Settling Arguments in Relationships

Settling Arguments in Relationships
© 2015

I have a few rules to any disagreements my husband and I have. It’s rare if our disputes end up into a full blown arguments and it’s because we have learned to have a respect for each other and boundaries when expressing our issues.

It took us about 6 years but if I can share this with people so they’ll start out relationships with a strong foot forward.

A few rules are:

  • we do not raise our voice
  • we do not curse at each other
  • we wait to discuss things privately
  • we do not discuss disagreements with friends
  • both of our intentions is to solve the problem
  • we do not keep records of wins or losses
  • we apologize and laugh

Once you have agreed on all the rules to discussing disagreements you both can talk about anything without it being a big deal but you both should keep in mind 3 things.

These 3 things are vital to keeping the peace in the family and will actually save you from many pointless conversations and happier times.

You must look at arguments in 3 perspectives. Yours, Theirs, and the argument itself.

Your Perspective

It’s easy to see an argument from your own aspect. You are not entirely sure what the other party is getting at. You can be offended by an opinion but you have to ask yourself why are you upset? 

Is it worth arguing about?

Is the answer simple? 

Before you pick a fight you must get yourself out of your shoes and attempt to put yourself in the other person’s shoes.

I know we’ve all heard that before but it’s true.

Have you noticed how you approach the other person? Do you come off defensive? Are you confronting them in a way that puts blame on them for the misunderstanding?

Do you already expect them to succumb to your point of view and apologize without getting their side of the story?

Check yourself, and give the other person a break. Give them a chance to rebuttal without thinking about what you’re going to say next.

Their Perspective

Remember, the other person has no idea why you’re upset. Assuming that they do know why you’re confused is the biggest mistake you can make. You must explain your position to them as if they have no idea what you’re talking about.

I have made so many arguments worse than they really were because I expected that my husband knew why I was mad. I believed he knew what the problem was and our arguments would escalate more than they needed to be because of the confusion.

Some of us don’t consider that their spouse may have had a long day at work. We’ve all had days where we want to go home just to relax.

The Argument’s Perspective

Clear your mind and look at the argument. Disagreements could scale from deciding to adopt a dog or choosing the name of your newborn baby.

On this scale, is it worth arguing about? Is it even worth bringing up? Too many times I found myself bringing up past fights because I never let them go. I didn’t forgive these problems. I notice that a lot of arguments that have happened in my marriage is because of my own misunderstanding,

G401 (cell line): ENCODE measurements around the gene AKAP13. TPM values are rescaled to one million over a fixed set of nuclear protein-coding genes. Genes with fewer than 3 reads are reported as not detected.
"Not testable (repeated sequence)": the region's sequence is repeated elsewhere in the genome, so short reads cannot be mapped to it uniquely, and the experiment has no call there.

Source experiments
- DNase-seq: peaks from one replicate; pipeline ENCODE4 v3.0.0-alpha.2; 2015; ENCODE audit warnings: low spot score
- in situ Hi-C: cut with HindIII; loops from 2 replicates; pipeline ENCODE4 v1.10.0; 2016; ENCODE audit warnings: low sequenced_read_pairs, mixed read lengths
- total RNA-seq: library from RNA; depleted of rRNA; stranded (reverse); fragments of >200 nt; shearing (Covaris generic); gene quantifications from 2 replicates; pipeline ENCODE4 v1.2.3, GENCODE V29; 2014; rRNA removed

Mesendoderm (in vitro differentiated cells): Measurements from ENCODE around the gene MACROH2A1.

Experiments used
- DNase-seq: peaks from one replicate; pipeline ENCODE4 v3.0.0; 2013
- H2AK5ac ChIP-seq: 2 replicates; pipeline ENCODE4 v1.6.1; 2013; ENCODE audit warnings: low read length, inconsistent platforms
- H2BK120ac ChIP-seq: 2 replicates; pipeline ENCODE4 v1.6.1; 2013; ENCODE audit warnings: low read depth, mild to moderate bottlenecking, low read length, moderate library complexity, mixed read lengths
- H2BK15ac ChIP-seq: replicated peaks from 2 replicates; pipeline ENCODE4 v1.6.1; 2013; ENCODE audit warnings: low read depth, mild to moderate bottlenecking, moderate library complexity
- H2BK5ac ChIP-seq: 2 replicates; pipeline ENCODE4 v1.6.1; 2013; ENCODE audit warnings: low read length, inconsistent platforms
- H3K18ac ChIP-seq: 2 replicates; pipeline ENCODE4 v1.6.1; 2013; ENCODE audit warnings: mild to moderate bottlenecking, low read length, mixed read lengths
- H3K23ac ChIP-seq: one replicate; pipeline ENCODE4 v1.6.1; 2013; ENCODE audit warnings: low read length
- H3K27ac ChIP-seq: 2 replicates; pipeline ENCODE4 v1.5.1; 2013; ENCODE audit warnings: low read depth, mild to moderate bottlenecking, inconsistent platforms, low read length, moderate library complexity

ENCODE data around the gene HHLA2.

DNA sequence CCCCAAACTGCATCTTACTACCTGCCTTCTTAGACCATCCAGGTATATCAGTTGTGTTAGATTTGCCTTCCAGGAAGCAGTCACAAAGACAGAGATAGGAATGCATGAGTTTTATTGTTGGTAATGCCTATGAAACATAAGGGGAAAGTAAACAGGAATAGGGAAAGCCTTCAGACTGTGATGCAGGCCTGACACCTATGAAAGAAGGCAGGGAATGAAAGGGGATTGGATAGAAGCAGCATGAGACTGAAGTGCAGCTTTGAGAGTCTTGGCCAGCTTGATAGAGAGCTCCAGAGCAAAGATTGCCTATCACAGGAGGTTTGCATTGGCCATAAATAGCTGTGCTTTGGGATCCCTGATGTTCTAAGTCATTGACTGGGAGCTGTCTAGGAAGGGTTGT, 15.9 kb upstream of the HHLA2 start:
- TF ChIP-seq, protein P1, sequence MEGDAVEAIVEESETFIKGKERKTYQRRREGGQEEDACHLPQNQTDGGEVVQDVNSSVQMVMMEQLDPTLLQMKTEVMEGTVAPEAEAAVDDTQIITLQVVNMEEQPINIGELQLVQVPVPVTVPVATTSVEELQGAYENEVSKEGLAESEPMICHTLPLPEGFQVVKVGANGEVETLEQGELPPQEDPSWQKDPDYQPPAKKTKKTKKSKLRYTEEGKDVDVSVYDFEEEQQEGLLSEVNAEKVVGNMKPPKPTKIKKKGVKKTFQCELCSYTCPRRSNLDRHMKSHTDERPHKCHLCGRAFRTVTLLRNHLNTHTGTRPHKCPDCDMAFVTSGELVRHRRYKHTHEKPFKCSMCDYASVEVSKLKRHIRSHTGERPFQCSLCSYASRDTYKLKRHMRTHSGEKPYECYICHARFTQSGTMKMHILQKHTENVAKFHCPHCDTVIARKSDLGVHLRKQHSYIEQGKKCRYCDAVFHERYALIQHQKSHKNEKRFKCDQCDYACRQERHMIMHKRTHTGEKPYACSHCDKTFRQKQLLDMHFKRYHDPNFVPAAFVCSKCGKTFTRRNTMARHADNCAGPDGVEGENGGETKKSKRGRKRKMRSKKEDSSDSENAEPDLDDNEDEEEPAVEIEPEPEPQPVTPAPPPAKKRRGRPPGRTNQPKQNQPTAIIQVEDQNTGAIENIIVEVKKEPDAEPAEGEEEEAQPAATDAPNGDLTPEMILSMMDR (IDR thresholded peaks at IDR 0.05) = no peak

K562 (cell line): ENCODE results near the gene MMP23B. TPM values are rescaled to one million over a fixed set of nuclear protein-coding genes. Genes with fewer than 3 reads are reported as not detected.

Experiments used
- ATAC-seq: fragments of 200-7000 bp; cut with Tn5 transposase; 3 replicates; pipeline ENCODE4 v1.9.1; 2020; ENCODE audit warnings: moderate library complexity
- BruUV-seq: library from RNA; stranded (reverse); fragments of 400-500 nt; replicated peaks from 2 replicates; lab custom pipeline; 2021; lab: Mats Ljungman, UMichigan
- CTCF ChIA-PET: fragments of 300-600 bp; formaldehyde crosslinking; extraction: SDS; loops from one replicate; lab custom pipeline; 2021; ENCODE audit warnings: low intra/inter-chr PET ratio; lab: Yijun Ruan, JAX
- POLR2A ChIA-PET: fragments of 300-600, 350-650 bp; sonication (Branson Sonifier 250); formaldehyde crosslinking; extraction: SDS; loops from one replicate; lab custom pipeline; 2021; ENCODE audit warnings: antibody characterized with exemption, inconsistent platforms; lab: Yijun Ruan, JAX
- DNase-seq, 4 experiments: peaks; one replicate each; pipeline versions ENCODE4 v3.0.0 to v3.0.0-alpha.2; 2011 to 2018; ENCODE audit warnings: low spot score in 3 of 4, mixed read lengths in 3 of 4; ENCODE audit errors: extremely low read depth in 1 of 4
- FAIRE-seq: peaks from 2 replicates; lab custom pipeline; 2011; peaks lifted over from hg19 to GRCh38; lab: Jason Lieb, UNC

I notice that a lot of arguments that have happened in my marriage is because of my own misunderstanding. Not a lot of people would go so far to blame themselves for the quarrel.

Enter into every argument humbly, as if you’re wanting to settle and come to a conclusion.

When you have that mindset, the other person will not get offensive with you and want to figure out what the problem is and will love to fix things up with you.

Whether you’re trying to speak to a stranger, or your spouse these are important points that will keep you from wasting your breath with pointless discussions and will help you in business or at home on how to solve problems without letting things heighten out of control.

Keeping Score

Keeping score is a habit that I developed as I got older. If I argued with someone I would mark my scoreboard and would be happy when I got the final word. But, if I lost an argument or confrontation I would immediately give the other person a point.

It would haunt me forever. Whatever they said, whatever they did to me I would hold it against them forever until I learned that as long as I held onto my scoreboard I would not mature to be a better person.

It has taken years fro me to learn this and today I still remember some fights I’ve lost but I do not hold that on my heart anymore.

It’s relieving to let things go and not fight about things anymore. I don’t remember the last time my husband and I argued to a point where we’de walk out on each other or slam doors. I don’t think that would ever happen again, as long as we both keep in mind we don’t want to intensify things.

A couple tips:

  • Don’t look to fight with someone
  • If you’re too emotional, don’t talk
  • Keep to  yourself until you’re under control
  • Don’t blame someone else for your stupidity
  • The other person is completely clueless about what you’re issue with them is
  • Remember to listen more than speak, tat’s why you have 2 ears and only 1 mouth

I hope this would forever change the way you decide to solve problems with people. Please remember that even though you may have been with someone for years or the person is your spouse it doesn’t mean you stop being nice to them.

Being nice alone will prevent so many problems. Be nice to your spouse and be kind to others so that they will want to solve problems with you and will not fight you.

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